In the hardest moments this summer, I have seen the work we have done so far to form community according to that definition. I have appreciated all of my friends here as the wonderful people they actually are, even if I am sometimes the first one to forget to see that. We have an incredible journey behind us. The future is sometimes still frighteningly uncertain, we keep on moving away from anything that could be considered normal, but there is enough days where it also seems pregnant with the promise of adventure and potential. When I was most in need not so long ago, they all stood for me with patience and empathy, giving me the feeling I stand far from alone.

As summer comes to an end, I am grateful to have a home that is so flexible. A home where I can pause when all things seem to fall apart, take the time to reflect on what is happening and reorient myself towards the future. The doubt of spring has been replaced by pride and contentment, as I increasingly see a home arising that reflects who we are and what we stand for.

Soon Moritz and Aly will finish their house, the fifth and so far last house that really turns this place into a village again. We have succeeded in our wicked plan to build up a bunch of ruins in the mountains, now awaits the task of deciding what the hell we want do to with them.

And so, as I write these words, uncertainty goes hand in hand with a calm feeling of gratitude for the wonderful three years behind me. The past days I found solace in the words of Rebecca Solnit:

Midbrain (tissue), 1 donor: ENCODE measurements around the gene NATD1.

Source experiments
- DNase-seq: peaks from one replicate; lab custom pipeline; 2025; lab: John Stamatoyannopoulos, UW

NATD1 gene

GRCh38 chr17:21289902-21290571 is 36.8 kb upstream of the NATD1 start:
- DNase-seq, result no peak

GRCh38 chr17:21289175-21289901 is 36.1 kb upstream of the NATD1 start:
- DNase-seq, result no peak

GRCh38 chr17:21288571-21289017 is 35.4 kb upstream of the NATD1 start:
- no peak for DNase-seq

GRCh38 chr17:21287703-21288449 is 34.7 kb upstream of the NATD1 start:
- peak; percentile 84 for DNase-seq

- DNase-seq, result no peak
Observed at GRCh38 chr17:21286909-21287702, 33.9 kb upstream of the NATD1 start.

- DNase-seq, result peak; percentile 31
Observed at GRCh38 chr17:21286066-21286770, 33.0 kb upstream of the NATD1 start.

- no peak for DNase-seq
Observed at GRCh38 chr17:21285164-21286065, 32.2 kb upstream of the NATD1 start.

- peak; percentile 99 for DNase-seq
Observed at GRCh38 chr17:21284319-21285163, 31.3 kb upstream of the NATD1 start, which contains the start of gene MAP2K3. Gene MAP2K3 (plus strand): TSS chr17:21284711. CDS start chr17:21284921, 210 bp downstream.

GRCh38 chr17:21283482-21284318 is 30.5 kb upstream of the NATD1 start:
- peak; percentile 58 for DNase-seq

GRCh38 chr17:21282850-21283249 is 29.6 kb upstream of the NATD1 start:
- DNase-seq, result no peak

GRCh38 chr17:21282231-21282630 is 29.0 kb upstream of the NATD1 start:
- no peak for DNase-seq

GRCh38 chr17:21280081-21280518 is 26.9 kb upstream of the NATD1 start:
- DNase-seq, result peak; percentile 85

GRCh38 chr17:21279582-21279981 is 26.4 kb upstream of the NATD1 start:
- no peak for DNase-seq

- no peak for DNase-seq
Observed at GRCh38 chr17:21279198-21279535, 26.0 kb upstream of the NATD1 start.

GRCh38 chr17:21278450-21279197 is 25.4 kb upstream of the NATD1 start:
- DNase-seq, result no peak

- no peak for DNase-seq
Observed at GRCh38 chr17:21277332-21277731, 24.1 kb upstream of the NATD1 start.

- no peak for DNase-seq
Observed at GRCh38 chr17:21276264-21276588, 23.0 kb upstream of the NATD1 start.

When you recognize uncertainty, you recognize that you may be able to influence the outcomes – you alone or you in concert with a few dozen or several million others. Hope is an embrace of the unknown and knowable, a alternative to the certainty of both optimists and pessimists. Optimists think it will all be fine without our involvement; pessimists take the opposite position; both excuse themselves from acting. It’s the belief that what we do matters even though how and when it may matter, who and what is may impact, are not things we can know beforehand. We may not, in fact, know them afterward either, but they matter all the same, and history is full of people whose influence was most powerful after they were gone.

With love,
Pablo, Aly, Moritz, James and Felix

14th of September, 2023

Aly and Moritz’s house in the making

As the humans move in, the birds unfortunately will have to go

Felix tries not to hit his fingers. Knowing his own clumsiness he only uses a rubber hammer lately

Farmer walking his donkeys through the lush clover fields of Puyuelo

Ara knowing she’s dog magazine material in the lush clover fields of Puyuelo

Aly and Moritz, beacon of light on the neorural horizon of relationships

Some footage of the long awaited Puyuelo calendar, Adonis edition